December 2018 HIPC Subcommittee Meeting
The Human Immune Profiling Consortium HIPC 2018 Subcommittee annual meeting provided an opportunity for the Assay, Bioinformatics and Clinical subcommittees to report on their progress, discuss goals, and refine implementation details. ImmPort works with the HIPC committees to implement their recommendations and guidelines for data acquisition descriptions. The recent addition of immune exposures descriptive attributes for subjects was a collaboration with the bioinformatics and clinical groups to use ontological terms to describe the nature of immune exposures in terms of vaccination, disease, vaccine type and subject disease status.
The Accelerating Medicines Partnership (AMP) program, a public-private effort aimed at improving the identification of drug targets and speed the development of new drugs. Participants include the National Institutes of Health (NIH), Foundation for NIH, biopharmaceutical firms as well as non-profit organizations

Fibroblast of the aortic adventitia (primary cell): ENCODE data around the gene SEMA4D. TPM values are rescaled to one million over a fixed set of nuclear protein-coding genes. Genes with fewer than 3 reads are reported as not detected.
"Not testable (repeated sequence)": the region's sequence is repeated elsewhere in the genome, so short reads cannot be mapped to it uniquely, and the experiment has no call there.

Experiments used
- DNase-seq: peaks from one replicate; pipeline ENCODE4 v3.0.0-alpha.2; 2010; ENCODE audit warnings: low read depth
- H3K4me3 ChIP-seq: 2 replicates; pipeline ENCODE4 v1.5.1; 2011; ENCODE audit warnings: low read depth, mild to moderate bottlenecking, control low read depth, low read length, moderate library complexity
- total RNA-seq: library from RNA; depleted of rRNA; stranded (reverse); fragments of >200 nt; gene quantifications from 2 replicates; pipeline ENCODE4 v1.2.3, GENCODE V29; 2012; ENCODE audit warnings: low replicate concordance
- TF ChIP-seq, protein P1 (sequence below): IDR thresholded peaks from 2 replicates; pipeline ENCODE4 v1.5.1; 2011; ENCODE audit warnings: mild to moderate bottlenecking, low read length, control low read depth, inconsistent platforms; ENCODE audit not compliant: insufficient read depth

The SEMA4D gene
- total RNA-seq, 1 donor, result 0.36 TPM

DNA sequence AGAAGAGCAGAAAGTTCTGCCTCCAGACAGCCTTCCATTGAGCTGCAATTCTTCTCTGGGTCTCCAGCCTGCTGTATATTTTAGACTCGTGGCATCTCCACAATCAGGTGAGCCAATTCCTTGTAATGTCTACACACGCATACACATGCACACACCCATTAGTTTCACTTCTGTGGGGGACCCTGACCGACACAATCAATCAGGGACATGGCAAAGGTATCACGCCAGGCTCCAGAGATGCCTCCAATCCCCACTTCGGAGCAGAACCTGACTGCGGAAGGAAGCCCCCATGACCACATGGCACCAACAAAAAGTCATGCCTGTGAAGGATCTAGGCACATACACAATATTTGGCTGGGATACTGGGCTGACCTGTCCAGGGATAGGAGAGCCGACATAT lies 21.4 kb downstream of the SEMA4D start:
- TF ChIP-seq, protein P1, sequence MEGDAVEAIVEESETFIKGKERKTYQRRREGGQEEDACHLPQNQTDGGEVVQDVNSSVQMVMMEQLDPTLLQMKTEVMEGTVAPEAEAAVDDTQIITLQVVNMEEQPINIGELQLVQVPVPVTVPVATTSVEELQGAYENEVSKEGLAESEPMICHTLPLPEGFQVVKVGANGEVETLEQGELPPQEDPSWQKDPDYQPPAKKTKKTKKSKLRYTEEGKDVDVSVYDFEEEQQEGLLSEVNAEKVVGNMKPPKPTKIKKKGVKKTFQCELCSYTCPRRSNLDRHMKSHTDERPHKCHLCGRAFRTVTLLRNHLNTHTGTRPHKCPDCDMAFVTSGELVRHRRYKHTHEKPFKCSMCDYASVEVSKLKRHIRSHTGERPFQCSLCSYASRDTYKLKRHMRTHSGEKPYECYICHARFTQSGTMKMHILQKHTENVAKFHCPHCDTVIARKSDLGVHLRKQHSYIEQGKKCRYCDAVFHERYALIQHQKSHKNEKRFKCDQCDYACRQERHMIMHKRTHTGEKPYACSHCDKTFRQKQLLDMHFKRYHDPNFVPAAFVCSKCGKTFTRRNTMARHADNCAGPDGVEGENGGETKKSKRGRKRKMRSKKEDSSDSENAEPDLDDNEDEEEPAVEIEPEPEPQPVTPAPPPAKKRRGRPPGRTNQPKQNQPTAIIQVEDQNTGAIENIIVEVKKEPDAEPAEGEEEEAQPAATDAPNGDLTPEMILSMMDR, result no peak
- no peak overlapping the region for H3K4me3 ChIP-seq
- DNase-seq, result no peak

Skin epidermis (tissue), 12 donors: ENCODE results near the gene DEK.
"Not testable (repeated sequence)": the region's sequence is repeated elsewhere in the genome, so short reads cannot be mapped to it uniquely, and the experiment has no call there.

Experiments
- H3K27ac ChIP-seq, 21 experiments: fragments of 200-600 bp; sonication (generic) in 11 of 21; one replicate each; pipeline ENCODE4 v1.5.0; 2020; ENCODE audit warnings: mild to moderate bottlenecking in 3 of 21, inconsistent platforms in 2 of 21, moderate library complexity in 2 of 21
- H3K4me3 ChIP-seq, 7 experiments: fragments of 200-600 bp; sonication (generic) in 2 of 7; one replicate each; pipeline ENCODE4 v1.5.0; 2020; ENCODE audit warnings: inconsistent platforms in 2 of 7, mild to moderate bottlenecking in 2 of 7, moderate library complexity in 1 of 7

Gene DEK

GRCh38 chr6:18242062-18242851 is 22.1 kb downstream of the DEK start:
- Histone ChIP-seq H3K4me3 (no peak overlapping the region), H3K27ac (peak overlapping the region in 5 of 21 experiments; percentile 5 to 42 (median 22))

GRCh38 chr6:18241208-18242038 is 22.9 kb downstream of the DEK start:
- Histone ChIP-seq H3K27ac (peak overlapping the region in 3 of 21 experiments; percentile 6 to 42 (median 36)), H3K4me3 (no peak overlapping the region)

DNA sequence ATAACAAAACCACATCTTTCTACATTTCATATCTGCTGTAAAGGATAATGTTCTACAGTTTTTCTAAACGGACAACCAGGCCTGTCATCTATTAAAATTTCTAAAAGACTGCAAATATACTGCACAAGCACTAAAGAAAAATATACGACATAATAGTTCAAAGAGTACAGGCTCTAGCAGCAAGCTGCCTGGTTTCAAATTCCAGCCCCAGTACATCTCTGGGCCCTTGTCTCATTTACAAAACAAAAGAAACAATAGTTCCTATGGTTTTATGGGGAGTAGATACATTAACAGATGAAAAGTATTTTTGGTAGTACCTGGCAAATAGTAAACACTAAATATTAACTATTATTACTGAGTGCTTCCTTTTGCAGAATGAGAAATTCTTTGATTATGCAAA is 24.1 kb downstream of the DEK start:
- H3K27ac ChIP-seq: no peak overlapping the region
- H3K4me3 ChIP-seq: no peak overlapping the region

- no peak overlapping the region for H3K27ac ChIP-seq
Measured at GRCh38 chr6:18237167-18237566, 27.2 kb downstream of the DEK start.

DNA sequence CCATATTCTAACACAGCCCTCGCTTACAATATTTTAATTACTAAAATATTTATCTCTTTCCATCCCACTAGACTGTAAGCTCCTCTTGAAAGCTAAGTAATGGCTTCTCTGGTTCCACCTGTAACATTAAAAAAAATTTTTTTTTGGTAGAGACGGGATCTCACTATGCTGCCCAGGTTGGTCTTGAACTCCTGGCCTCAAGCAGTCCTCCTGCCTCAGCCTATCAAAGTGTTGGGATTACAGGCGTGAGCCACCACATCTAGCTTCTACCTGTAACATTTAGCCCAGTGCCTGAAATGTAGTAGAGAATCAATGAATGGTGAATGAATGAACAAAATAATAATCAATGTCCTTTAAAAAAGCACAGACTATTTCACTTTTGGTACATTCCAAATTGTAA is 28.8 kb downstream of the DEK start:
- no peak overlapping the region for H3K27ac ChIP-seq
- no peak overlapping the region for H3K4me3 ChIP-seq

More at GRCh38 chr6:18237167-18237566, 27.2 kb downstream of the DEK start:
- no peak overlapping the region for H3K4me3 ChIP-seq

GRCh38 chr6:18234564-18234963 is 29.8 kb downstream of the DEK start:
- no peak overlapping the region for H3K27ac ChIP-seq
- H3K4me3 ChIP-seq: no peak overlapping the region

The NIH announced on February 21, 2018 in the NIH News Release the release of AMP data from ImmPort. Data from the Lupus and Rheumatoid Arthritis (AMP/SLE) pilot projects is now available in ImmPort as SDY997, SDY998 & SDY999.
A data-drive model of pediatric immune reaction to chikungunya virus infection.
A recently published study used multiple profiling techniques in a comprehensive assessment of natural pediatric infection with CHIKV. Researchers compared the acute and convalescent phases of 42 pediatric cases of CHIKV from a hospital-based study in Nicaragua.
The analysis combined RNA-seq, CyTOF, and multiplex bead array ELISA data with semi-supervised classification and clustering methods in a systems immunology approach to identify changes in cell subpopulation frequencies, gene expression, and serum cytokine/chemokine concentrations during acute CHIKV infection.
MetaCyto: a tool for meta-analysis of flow cytometry and mass cytometry data
Meta-analysis of existing data across different studies offers multiple benefits, including increased statistical power and more robust conclusions. These benefits have been shown by many studies in areas such as genomics, cancer biology, and clinical research, and have led to important new biomedical findings.
With the recent advances in high-throughput cytometry technologies, the immune system can be characterized at the single-cell level with up to 45 parameters, minimizing the technical limitations and allowing capture of more valuable information from immunology studies.